The making of paper planes has taken off with frenzy in SK. It has even transferred to the home, as parents share with us their child’s delight.“Over the last few weeks J. has been engaged in making paper airplanes. Over the weekend, he found every paper he could get his hands on to make an airplane. He wanted me to send you this picture of all his airplanes. He is quite proud of himself and shared with me, “Mommy, now I am an expert at making planes.”
Many of the children are deeply engaged in designing and testing out their paper planes. J. has become somewhat of an ‘expert’, along with B. and J., who have been following paper airplane making plans from J’s book. The children have been testing out their hypotheses around the implications of using different sizes and weights of paper, and the impact on the speed, direction and distance that the planes will fly. They have managed to work out how to change their designs dependent on if they wish for their plane to fly in a straight or curved line.
Many important life lessons have been learnt along the way, including the importance of practising over and over again, and experiencing failure. The joy of persevering until ‘success’ occurs. The development of empathy as they help others create, and the blossoming of confidence as knowledge is transferred from one to another.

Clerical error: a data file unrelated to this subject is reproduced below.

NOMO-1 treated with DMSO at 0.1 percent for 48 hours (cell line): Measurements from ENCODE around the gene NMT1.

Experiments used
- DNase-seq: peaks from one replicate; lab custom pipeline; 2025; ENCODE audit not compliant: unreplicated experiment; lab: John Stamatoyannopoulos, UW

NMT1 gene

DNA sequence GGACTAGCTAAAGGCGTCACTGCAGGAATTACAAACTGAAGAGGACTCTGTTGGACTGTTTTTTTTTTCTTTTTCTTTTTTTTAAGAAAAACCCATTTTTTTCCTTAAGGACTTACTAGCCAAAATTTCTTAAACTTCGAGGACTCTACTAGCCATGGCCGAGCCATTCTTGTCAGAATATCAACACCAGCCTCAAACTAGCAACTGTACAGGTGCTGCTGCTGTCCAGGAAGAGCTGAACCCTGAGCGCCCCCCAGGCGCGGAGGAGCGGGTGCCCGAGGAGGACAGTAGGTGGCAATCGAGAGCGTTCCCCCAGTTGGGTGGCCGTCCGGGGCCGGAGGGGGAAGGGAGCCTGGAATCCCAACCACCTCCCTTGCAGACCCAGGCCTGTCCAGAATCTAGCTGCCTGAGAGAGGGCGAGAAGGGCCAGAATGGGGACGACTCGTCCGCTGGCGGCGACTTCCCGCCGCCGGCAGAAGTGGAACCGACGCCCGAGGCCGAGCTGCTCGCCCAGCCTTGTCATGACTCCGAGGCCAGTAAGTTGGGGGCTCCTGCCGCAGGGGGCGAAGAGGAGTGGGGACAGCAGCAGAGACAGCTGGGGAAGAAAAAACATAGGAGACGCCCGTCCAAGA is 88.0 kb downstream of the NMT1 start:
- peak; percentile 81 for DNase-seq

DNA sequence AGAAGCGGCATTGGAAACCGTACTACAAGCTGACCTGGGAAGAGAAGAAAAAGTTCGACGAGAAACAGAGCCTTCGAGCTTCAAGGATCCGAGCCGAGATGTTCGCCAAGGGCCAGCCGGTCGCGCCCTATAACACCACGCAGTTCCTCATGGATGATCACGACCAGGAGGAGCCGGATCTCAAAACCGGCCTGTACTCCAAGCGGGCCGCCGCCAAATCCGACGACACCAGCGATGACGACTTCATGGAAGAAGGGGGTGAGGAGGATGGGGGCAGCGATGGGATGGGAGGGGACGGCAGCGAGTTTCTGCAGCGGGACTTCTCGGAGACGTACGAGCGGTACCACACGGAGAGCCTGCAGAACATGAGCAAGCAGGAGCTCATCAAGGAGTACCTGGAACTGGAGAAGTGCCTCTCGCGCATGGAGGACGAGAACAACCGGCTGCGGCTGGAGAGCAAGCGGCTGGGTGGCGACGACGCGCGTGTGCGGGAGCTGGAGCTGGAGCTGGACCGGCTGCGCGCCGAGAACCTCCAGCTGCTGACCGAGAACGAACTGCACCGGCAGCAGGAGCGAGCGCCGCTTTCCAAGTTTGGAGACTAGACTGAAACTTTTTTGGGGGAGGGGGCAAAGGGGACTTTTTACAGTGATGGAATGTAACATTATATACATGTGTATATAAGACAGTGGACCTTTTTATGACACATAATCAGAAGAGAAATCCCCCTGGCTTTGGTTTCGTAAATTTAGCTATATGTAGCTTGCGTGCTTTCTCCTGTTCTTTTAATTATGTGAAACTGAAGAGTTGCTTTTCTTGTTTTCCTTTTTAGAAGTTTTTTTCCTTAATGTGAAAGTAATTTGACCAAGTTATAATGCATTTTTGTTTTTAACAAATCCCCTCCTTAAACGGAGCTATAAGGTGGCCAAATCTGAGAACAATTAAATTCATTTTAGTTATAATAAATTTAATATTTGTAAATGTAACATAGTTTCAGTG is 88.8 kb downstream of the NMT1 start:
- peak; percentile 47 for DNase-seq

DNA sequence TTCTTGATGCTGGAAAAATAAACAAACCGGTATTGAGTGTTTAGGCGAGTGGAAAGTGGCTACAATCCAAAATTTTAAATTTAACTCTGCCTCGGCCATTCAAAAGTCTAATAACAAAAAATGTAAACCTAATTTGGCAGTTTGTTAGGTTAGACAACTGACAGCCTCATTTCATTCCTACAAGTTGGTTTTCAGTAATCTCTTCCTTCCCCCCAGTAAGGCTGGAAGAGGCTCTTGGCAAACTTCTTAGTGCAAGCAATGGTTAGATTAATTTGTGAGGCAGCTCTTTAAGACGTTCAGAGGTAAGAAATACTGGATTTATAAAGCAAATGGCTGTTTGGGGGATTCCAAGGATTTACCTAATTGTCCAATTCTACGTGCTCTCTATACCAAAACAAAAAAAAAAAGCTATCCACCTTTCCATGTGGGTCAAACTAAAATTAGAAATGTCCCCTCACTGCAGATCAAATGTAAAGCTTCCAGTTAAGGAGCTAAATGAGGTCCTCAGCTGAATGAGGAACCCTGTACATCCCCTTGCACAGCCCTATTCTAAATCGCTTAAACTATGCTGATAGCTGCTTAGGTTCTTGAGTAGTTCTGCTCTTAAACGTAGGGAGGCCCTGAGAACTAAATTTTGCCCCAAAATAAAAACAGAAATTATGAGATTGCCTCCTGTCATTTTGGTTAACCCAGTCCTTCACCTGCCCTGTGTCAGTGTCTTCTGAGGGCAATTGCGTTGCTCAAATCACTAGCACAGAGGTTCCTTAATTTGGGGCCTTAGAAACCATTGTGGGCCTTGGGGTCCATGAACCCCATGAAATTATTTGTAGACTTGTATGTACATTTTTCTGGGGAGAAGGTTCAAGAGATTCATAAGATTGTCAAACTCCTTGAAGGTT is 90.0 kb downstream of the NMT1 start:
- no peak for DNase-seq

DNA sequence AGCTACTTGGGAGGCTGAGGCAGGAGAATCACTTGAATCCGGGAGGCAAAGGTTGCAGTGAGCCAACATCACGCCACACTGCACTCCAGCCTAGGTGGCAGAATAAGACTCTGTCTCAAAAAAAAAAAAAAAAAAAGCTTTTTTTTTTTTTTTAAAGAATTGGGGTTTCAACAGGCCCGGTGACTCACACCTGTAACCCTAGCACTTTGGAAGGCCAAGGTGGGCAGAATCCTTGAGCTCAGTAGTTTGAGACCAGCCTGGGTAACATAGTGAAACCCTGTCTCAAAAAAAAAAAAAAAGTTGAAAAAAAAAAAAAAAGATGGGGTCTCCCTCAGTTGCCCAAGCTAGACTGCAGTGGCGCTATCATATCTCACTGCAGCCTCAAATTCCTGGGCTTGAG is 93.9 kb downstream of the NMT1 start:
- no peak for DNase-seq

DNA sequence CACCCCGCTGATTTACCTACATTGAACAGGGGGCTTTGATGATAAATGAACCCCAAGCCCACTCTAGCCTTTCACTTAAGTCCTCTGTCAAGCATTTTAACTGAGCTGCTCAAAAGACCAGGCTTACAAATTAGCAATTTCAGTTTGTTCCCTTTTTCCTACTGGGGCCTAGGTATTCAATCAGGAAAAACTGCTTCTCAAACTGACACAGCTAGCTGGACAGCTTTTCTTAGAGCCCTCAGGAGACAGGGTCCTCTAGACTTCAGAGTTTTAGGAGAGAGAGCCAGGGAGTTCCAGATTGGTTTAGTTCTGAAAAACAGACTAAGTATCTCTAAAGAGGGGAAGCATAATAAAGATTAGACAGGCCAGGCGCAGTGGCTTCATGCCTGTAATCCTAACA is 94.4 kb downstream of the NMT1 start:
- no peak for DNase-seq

Along the way, math and science are being experienced, as the children measure the speed and distance their planes fly, make comparisons (‘big’, ‘bigger, ‘biggest’), predict whose plane will fly the furthest and explain why that may be. They have also been introduced, in a real and very authentic way, to the concept of symmetry, encountered geometry by revisiting 2D and 3D shapes, counting in the teens, (“I made 18!”), data collection (graphs), and have been introduced to new ‘engineering’ vocabulary, such as “thrust”, “lift”, and “gravity”.
All that through the makings of a paper plane!
A Pilot Arrives in SK!
As part of the SK’s investigation into planes, one of our wonderful parents arrived to answer some of the children’s research questions. The children were particularly interested in how the planes change direction.
“I wonder if airplanes twist their wings to go left and right.” (S.)
“I wonder if airplanes can turn, twist and stop.” (A.)
“I wonder if some airplanes flip and fly around.” (C.)
The parts of an airplane, and their purpose, were explained to the children. We learned that the fin, the rudder and the elevator of a plane help it to turn and roll. What pilots need to wear, and why, was also discussed. The children were able to try on some authentic equipment, such as a helmet. They also explored a parachute, and tested glider planes.
Parental engagement is highly valued at Richland, and is one of the fundamental principles of our Reggio inspired school. Inviting Guest Experts also makes the learning real and authentic for all learners. We look forward to continuing this learning journey and experiencing alongside with the SK children.